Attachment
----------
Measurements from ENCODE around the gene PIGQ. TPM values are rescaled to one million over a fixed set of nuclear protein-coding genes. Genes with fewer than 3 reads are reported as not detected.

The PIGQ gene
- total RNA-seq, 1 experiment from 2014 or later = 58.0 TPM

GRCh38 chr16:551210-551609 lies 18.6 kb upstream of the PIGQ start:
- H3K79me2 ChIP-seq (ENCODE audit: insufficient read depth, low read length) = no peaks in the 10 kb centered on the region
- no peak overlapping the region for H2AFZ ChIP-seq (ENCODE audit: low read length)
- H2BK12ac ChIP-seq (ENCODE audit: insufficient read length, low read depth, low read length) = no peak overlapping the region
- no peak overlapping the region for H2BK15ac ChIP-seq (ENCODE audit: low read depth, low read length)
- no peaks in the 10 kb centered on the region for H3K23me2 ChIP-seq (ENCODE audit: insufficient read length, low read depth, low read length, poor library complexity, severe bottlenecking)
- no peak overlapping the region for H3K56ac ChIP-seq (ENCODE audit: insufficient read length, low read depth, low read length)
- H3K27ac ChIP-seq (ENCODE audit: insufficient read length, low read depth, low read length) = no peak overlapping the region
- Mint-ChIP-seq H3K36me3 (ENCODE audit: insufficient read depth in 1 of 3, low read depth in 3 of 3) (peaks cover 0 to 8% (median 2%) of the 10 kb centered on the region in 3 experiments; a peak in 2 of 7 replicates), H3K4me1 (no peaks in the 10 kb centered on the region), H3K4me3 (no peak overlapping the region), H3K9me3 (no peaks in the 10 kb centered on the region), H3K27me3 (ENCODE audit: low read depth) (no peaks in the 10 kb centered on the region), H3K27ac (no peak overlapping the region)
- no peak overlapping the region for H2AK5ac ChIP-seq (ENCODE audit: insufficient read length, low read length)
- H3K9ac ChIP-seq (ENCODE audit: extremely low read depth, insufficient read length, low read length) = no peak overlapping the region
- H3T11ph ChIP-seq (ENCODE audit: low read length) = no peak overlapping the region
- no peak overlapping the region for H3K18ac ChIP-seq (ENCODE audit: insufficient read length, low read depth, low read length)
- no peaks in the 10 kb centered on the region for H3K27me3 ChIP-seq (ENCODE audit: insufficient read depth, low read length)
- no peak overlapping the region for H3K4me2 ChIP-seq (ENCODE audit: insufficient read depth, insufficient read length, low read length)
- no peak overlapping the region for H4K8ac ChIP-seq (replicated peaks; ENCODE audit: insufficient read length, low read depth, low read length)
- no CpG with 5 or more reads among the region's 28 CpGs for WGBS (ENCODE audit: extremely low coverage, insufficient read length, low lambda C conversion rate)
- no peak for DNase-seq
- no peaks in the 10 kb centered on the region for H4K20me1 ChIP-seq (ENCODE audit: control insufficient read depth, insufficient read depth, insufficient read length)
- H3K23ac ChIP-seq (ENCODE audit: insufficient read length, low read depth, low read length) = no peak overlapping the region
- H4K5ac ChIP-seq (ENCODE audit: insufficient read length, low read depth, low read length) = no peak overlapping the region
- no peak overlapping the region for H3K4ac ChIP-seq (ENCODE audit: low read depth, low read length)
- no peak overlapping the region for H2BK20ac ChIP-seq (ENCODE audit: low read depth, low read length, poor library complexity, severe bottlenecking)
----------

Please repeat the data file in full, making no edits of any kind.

Measurements from ENCODE around the gene PIGQ. TPM values are rescaled to one million over a fixed set of nuclear protein-coding genes. Genes with fewer than 3 reads are reported as not detected.

The PIGQ gene
- total RNA-seq, 1 experiment from 2014 or later = 58.0 TPM

GRCh38 chr16:551210-551609 lies 18.6 kb upstream of the PIGQ start:
- H3K79me2 ChIP-seq (ENCODE audit: insufficient read depth, low read length) = no peaks in the 10 kb centered on the region
- no peak overlapping the region for H2AFZ ChIP-seq (ENCODE audit: low read length)
- H2BK12ac ChIP-seq (ENCODE audit: insufficient read length, low read depth, low read length) = no peak overlapping the region
- no peak overlapping the region for H2BK15ac ChIP-seq (ENCODE audit: low read depth, low read length)
- no peaks in the 10 kb centered on the region for H3K23me2 ChIP-seq (ENCODE audit: insufficient read length, low read depth, low read length, poor library complexity, severe bottlenecking)
- no peak overlapping the region for H3K56ac ChIP-seq (ENCODE audit: insufficient read length, low read depth, low read length)
- H3K27ac ChIP-seq (ENCODE audit: insufficient read length, low read depth, low read length) = no peak overlapping the region
- Mint-ChIP-seq H3K36me3 (ENCODE audit: insufficient read depth in 1 of 3, low read depth in 3 of 3) (peaks cover 0 to 8% (median 2%) of the 10 kb centered on the region in 3 experiments; a peak in 2 of 7 replicates), H3K4me1 (no peaks in the 10 kb centered on the region), H3K4me3 (no peak overlapping the region), H3K9me3 (no peaks in the 10 kb centered on the region), H3K27me3 (ENCODE audit: low read depth) (no peaks in the 10 kb centered on the region), H3K27ac (no peak overlapping the region)
- no peak overlapping the region for H2AK5ac ChIP-seq (ENCODE audit: insufficient read length, low read length)
- H3K9ac ChIP-seq (ENCODE audit: extremely low read depth, insufficient read length, low read length) = no peak overlapping the region
- H3T11ph ChIP-seq (ENCODE audit: low read length) = no peak overlapping the region
- no peak overlapping the region for H3K18ac ChIP-seq (ENCODE audit: insufficient read length, low read depth, low read length)
- no peaks in the 10 kb centered on the region for H3K27me3 ChIP-seq (ENCODE audit: insufficient read depth, low read length)
- no peak overlapping the region for H3K4me2 ChIP-seq (ENCODE audit: insufficient read depth, insufficient read length, low read length)
- no peak overlapping the region for H4K8ac ChIP-seq (replicated peaks; ENCODE audit: insufficient read length, low read depth, low read length)
- no CpG with 5 or more reads among the region's 28 CpGs for WGBS (ENCODE audit: extremely low coverage, insufficient read length, low lambda C conversion rate)
- no peak for DNase-seq
- no peaks in the 10 kb centered on the region for H4K20me1 ChIP-seq (ENCODE audit: control insufficient read depth, insufficient read depth, insufficient read length)
- H3K23ac ChIP-seq (ENCODE audit: insufficient read length, low read depth, low read length) = no peak overlapping the region
- H4K5ac ChIP-seq (ENCODE audit: insufficient read length, low read depth, low read length) = no peak overlapping the region
- no peak overlapping the region for H3K4ac ChIP-seq (ENCODE audit: low read depth, low read length)
- no peak overlapping the region for H2BK20ac ChIP-seq (ENCODE audit: low read depth, low read length, poor library complexity, severe bottlenecking)